183 3.The appellant challenged such order of termination before the U.P. Public-Services Tribunal at Lucknow inter alia contending that he was a permanent employee having rendered total period of service for 16 years in LSGED and in U.P.

Jal Nigam. The appellant contended that he was never informed of deconfirmation of his service and the order of termination was passed against him mala fide in view of the fact that he being the President of U.P. Jal Nigam Employees1 Union at Kanpur, incurred the displeasure of the higher authorities for raising voice of protest against improper action of U.P. Jal Nigam and seeking redressal of the grievances of the employees of the Jal Nigam. The appellant also contended that there was no valid reason for terminating the service of the appellant and he was singled out on the pretext that he had suffered adverse entries in the confidential character roll for the years 1965-66 and 1978-79. The appellant contended that entry for the year 1965-66 was a stale entry and could not have been taken into consideration for deciding the suitability of the appellant and the other adverse entry for the year 1978-79 could not also be taken into consideration as the same was not communicated to the appellant. The appellant contended that the said order of termination of service was in essence a punitive order without following the proper procedure for passing such order. The order, therefore, should be set aside.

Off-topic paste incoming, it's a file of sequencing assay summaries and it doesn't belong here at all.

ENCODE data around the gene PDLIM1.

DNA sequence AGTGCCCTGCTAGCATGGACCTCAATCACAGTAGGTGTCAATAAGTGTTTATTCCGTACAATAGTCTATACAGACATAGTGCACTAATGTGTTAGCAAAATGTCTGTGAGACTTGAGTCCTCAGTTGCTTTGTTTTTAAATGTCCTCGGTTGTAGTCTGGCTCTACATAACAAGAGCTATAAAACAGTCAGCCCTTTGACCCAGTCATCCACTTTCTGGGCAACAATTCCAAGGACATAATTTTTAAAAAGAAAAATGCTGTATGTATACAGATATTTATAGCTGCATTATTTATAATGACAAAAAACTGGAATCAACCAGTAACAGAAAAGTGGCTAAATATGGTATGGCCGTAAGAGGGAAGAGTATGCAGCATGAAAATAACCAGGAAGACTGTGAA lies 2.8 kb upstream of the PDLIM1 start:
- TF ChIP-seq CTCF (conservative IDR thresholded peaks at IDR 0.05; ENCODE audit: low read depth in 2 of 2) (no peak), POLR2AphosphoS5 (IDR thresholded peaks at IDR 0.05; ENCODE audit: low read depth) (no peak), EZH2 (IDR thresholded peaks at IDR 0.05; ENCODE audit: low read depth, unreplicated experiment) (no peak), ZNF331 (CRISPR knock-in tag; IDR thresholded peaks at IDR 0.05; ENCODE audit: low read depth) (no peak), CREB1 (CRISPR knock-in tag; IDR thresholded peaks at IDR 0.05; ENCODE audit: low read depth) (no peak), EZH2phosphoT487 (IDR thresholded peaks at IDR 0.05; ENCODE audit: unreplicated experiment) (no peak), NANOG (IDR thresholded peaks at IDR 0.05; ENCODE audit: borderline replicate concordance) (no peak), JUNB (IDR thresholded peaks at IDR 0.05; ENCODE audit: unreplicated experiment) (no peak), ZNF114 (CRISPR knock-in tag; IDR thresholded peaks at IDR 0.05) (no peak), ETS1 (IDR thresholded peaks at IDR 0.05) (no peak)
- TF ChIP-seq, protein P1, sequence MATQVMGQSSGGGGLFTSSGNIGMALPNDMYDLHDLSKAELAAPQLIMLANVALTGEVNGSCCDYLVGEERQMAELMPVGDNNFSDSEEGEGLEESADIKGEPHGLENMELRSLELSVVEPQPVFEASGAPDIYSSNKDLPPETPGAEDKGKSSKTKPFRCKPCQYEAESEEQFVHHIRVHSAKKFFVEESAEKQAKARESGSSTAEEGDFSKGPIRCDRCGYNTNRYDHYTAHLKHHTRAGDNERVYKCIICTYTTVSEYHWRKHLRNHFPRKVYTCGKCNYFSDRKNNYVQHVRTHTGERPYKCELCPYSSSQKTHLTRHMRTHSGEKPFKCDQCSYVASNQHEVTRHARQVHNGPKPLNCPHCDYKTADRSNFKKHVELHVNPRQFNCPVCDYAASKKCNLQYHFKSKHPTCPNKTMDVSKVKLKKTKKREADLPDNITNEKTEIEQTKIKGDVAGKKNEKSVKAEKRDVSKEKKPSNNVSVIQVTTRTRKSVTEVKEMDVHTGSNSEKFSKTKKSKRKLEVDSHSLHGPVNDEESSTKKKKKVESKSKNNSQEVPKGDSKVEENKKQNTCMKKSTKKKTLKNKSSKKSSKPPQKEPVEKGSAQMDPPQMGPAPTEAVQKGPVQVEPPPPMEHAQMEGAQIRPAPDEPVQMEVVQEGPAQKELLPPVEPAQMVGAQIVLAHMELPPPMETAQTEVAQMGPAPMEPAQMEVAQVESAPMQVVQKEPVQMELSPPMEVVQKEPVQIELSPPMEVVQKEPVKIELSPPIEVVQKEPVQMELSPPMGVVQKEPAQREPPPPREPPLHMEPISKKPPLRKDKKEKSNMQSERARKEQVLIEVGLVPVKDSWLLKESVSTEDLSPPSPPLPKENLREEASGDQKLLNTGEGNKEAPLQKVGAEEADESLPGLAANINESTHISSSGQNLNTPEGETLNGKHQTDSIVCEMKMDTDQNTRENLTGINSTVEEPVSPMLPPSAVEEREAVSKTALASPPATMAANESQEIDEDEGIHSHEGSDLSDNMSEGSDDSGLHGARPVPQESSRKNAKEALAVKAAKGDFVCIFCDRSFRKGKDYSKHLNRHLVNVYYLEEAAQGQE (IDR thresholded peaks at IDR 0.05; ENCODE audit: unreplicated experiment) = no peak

4. Such submission of the appellant was disputed by the U.P. Jal Nigam by contending that the order of confirmation of the appellant's temporary service was passed in total disregard of the impugned order of injunction passed by the High Court in the said writ petition and the mistake committed in passing such order was later on rectified. For such rectification, no hearing was required to be given to the appellant. It was also contended on behalf of the U.P.

Jal Nigam that service of the appellant was not at all satisfactory. The adverse entries in the confidential character roll for the year 1978-79 was indicated to the appellant and the representation made by the appellant against such adverse remark was also rejected. That apart, for other years also the assessment of the appellant's service was not at all satisfactory and the rating of the service of the appellant was only "average" for the other years. A Selection Committee took into consideration the cases of temporary Junior Engineers for confirmation and out of 43 Junior Engineers, 33 were made permanent on assessment of their work but appellant's service was not considered satisfactory for making him permanent. Accordingly, his service was terminated with immediate effect by giving one month's salary in lieu of one month's notice. It was contended by the U.P. Jal Nigam that the appellant's service was not terminated by way of punishment as sought to be contended by him but the temporary service of the appellant was terminated according to the service rules by giving one month's salary in lieu of one month's notice on proper assessment of his service records.

5. The U.P. Public Services Tribunal rejected the claim petition of the appellant by holding inter alia that the appellant was holding a temporary service and the confirmation given to the appellant through mistake was rectified. It was held by the Tribunal that the order of termination was not 184 passed mala fide or by way of punishment but the same was passed after assessing the appellant's service records which was found to be not satisfactory. The Tribunal also held that since the impugned order of termination was passed by giving one month's salary in lieu of one month's notice as per the conditions of service and without any stigma attached to the order of termination, the same was quite valid and was not liable to be set aside.